9.5. Bump Mapping

Key Concepts

Bump mapping is a way of simulating fine details such as bumps or wrinkles in a surface by modifying the surface normals. Bump mapping can be used to simulate features that would otherwise take a large number of polygons to model.

This technique is a normal-perturbation rendering technique for simulating lighting effects caused by patterned irregularities on an otherwise locally smooth surface.

This technique is a multi-pass per-pixel lighting computation using pixel shaders and vertex shader hardware features, thus classical OpenGL Gouraud lighting is deactivated when a shape is rendered using the bump mapping technique.

Depending on your hardware capabilities, bump mapping may not be available. This technique uses standard OpenGL 1.3 features but can also work with previous OpenGL versions if specific OpenGL extensions are available. The method SoBumpMapping::isSupported() will indicate if bump mapping is supported by your graphics board.

Normal map, height map, bump map

The main idea of bump mapping is that, instead of using a texture to modify the color of a surface, we apply a texture, called a normal map, height map, or simply bump map (generic term), to modify the surface normals. The surface patterns are encoded in the bump map texture.

  • The texture is called a normal map if it stores normals. The bump map texture is in this case an RGB texture, with x, y, and z corresponding to the red, green, and blue components respectively.

  • The texture is called a height map if it stores heights. The bump map texture is in this case a monochrome texture where each monochrome value represents a height, with white used for high areas and black for low areas. A height map is converted internally to a normal map.

A surface perturbed by a height map

Figure 9.10. A surface perturbed by a height map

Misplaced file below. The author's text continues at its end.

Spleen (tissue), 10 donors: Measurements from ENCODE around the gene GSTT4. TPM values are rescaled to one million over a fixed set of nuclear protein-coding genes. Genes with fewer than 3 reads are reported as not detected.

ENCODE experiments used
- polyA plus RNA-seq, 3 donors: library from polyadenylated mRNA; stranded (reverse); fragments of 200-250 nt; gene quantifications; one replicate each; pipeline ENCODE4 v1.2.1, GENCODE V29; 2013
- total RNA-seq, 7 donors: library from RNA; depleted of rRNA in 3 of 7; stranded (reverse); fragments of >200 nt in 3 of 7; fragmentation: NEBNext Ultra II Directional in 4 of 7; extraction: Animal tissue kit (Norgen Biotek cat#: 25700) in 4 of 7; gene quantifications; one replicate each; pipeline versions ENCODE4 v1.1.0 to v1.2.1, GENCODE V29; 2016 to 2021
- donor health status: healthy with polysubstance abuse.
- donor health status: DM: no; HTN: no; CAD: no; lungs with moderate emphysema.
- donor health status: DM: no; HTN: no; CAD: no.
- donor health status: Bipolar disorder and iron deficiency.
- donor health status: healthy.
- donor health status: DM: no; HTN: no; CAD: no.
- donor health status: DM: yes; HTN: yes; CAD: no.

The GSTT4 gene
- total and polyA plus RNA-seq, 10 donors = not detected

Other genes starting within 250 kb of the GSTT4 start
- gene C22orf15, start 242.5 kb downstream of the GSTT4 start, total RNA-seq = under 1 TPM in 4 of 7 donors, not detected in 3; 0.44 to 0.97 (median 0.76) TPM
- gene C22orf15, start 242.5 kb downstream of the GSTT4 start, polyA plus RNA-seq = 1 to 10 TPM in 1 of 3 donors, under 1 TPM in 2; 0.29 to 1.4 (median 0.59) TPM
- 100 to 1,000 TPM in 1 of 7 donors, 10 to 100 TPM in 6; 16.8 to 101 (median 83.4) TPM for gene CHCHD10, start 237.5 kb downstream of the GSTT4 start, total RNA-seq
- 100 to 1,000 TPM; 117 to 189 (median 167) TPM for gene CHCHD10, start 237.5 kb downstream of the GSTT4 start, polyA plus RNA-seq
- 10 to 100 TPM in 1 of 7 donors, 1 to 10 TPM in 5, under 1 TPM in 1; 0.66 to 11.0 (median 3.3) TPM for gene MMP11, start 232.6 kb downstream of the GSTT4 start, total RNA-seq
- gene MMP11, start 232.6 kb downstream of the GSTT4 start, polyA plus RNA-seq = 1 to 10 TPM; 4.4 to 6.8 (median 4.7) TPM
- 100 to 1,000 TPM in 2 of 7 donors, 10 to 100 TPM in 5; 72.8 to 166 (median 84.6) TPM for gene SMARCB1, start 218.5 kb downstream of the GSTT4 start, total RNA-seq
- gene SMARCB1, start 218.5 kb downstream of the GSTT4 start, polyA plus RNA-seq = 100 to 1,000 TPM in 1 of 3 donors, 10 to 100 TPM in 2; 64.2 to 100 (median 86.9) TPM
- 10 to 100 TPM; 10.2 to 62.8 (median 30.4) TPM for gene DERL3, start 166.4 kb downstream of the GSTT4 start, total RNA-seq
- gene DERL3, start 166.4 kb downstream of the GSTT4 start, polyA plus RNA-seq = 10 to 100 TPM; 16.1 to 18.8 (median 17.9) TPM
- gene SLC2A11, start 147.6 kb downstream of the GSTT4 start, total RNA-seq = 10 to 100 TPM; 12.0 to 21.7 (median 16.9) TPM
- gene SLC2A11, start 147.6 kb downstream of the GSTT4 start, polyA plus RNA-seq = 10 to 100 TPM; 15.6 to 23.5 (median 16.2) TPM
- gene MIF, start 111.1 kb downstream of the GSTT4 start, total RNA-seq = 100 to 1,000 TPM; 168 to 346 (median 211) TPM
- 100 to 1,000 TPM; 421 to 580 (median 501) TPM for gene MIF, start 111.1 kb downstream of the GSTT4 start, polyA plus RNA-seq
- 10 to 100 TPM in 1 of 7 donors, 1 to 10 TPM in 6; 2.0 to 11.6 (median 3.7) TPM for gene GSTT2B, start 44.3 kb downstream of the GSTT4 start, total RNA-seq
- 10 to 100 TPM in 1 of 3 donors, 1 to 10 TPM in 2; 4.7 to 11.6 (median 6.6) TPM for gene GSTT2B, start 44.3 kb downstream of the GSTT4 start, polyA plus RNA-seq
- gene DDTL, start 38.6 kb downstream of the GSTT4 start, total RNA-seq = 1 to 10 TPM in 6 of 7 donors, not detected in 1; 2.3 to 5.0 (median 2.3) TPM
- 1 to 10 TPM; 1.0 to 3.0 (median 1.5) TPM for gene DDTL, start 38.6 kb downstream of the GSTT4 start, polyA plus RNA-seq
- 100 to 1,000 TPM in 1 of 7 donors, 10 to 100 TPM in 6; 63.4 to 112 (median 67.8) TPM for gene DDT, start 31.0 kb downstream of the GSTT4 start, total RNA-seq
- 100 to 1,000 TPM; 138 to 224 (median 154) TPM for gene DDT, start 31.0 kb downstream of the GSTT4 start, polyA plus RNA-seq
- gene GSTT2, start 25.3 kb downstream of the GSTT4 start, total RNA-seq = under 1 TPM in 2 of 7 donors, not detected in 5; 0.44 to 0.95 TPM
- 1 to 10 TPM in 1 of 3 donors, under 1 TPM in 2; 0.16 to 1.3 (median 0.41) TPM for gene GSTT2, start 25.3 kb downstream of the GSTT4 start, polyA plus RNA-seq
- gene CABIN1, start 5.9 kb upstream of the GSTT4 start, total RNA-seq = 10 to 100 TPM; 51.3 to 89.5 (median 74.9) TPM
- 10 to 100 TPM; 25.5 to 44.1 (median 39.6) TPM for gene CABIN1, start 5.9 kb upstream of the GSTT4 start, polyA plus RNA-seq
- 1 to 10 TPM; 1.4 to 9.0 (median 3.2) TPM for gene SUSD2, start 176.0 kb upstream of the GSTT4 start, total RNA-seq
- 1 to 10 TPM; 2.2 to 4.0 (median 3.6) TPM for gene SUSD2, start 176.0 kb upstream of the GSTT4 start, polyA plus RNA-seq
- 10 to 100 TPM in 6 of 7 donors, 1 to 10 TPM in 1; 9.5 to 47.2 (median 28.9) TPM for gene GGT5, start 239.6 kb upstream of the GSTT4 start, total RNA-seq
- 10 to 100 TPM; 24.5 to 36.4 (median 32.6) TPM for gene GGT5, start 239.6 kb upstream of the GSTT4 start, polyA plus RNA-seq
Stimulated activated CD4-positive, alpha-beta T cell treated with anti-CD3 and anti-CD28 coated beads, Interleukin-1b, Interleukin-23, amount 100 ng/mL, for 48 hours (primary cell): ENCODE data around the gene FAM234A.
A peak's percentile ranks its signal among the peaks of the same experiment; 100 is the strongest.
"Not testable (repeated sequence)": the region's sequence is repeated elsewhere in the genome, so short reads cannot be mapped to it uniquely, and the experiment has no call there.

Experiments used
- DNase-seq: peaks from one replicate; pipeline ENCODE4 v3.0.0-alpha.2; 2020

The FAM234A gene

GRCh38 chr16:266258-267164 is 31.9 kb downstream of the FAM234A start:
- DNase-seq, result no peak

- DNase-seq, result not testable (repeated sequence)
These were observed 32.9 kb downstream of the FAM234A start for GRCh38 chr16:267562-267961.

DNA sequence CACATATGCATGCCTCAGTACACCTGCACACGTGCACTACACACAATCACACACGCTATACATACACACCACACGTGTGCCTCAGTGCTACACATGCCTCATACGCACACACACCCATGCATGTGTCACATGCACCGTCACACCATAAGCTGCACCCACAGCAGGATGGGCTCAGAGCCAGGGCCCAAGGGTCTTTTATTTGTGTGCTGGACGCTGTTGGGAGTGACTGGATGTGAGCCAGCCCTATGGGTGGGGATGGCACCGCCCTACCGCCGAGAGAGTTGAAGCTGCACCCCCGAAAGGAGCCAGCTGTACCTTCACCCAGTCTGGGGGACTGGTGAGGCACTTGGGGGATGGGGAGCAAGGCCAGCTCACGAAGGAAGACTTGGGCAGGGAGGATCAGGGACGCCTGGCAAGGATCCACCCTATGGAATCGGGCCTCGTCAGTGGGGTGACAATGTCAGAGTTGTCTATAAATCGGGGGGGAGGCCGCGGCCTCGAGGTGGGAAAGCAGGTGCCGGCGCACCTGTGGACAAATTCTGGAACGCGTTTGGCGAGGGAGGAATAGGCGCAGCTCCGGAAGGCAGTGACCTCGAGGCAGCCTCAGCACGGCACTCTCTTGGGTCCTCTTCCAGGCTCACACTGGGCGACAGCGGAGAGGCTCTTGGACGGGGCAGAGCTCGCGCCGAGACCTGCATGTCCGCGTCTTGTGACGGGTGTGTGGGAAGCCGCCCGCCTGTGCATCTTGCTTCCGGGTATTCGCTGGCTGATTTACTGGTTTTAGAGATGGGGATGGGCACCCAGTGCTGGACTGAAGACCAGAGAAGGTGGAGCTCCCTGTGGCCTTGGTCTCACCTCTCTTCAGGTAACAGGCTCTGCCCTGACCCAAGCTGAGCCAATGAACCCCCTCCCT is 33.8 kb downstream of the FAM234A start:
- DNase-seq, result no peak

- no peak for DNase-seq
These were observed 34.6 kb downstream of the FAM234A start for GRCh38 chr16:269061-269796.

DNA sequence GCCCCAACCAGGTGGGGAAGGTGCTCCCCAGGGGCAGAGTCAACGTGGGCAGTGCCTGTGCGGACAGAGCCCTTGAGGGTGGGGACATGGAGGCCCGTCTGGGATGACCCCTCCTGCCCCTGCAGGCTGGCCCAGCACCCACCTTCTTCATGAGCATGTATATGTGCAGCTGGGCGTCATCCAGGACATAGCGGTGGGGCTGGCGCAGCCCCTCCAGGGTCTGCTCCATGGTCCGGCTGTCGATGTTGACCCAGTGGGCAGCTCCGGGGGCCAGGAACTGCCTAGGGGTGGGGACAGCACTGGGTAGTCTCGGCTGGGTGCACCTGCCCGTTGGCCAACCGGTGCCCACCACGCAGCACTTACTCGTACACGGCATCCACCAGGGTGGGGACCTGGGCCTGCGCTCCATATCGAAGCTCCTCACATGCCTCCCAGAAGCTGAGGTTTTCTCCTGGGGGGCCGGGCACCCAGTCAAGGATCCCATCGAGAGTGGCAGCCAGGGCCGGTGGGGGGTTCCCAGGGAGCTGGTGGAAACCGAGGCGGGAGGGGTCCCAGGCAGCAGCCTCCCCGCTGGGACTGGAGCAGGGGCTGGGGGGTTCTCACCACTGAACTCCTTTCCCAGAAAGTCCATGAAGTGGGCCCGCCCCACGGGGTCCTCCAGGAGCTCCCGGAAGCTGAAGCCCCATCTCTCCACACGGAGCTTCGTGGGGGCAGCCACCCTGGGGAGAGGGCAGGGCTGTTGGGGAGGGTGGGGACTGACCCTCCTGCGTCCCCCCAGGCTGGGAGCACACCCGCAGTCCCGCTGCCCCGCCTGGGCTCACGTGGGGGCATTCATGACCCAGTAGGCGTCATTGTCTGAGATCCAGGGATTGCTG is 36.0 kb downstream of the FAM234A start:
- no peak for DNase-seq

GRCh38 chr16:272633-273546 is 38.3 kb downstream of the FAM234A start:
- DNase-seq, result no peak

A height map (left) and a normal map (right)
A height map (left) and a normal map (right)

Figure 9.11. A height map (left) and a normal map (right)

Bump map coordinate system and texture coordinates

As previously described, a bump map is a texture where heights (a height map) or normals (normal map) are encoded.

Like classical texture mapping, texture coordinates (s and t) are assigned to each vertex of a polygon, to control how the bump map is mapped onto the geometry.

The following figure illustrates this.

Texture coordinates assigned to a height map

Figure 9.12. Texture coordinates assigned to a height map

Additionally, each normal stored within the normal map can be expressed either in the space of the object called “modeling space” or in the space of the polygon called “tangent space.”

The “tangent space” coordinate system is convenient for applying repetitive wrinkle patterns.

Tangent space coordinate system

Figure 9.13. Tangent space coordinate system

Self Shadowing

When bump mapping, there are really two surface normals that should be considered for lighting: the unperturbed normal N based on the shape geometry, and the perturbed N', which is based on the surface’s small-scale microstructure stored within the normal map.

Self-shadowing corrects lighting which would normally only be based on the perturbed normal N' by taking into account the unperturbed normal N.

Bump mapping without and with seft-shadowing

Figure 9.14. Bump mapping without and with seft-shadowing

How to Use Bump Mapping in Your Application

Nodes used for bump mapping

Figure 9.15. Nodes used for bump mapping.

The bump mapping feature is not yet compatible with the shadow casting feature. Trying to combine these two features will give you an incorrect visual result.

The following nodes are involved in bump mapping:


Specifies the current bump mapping properties for all subsequent shapes.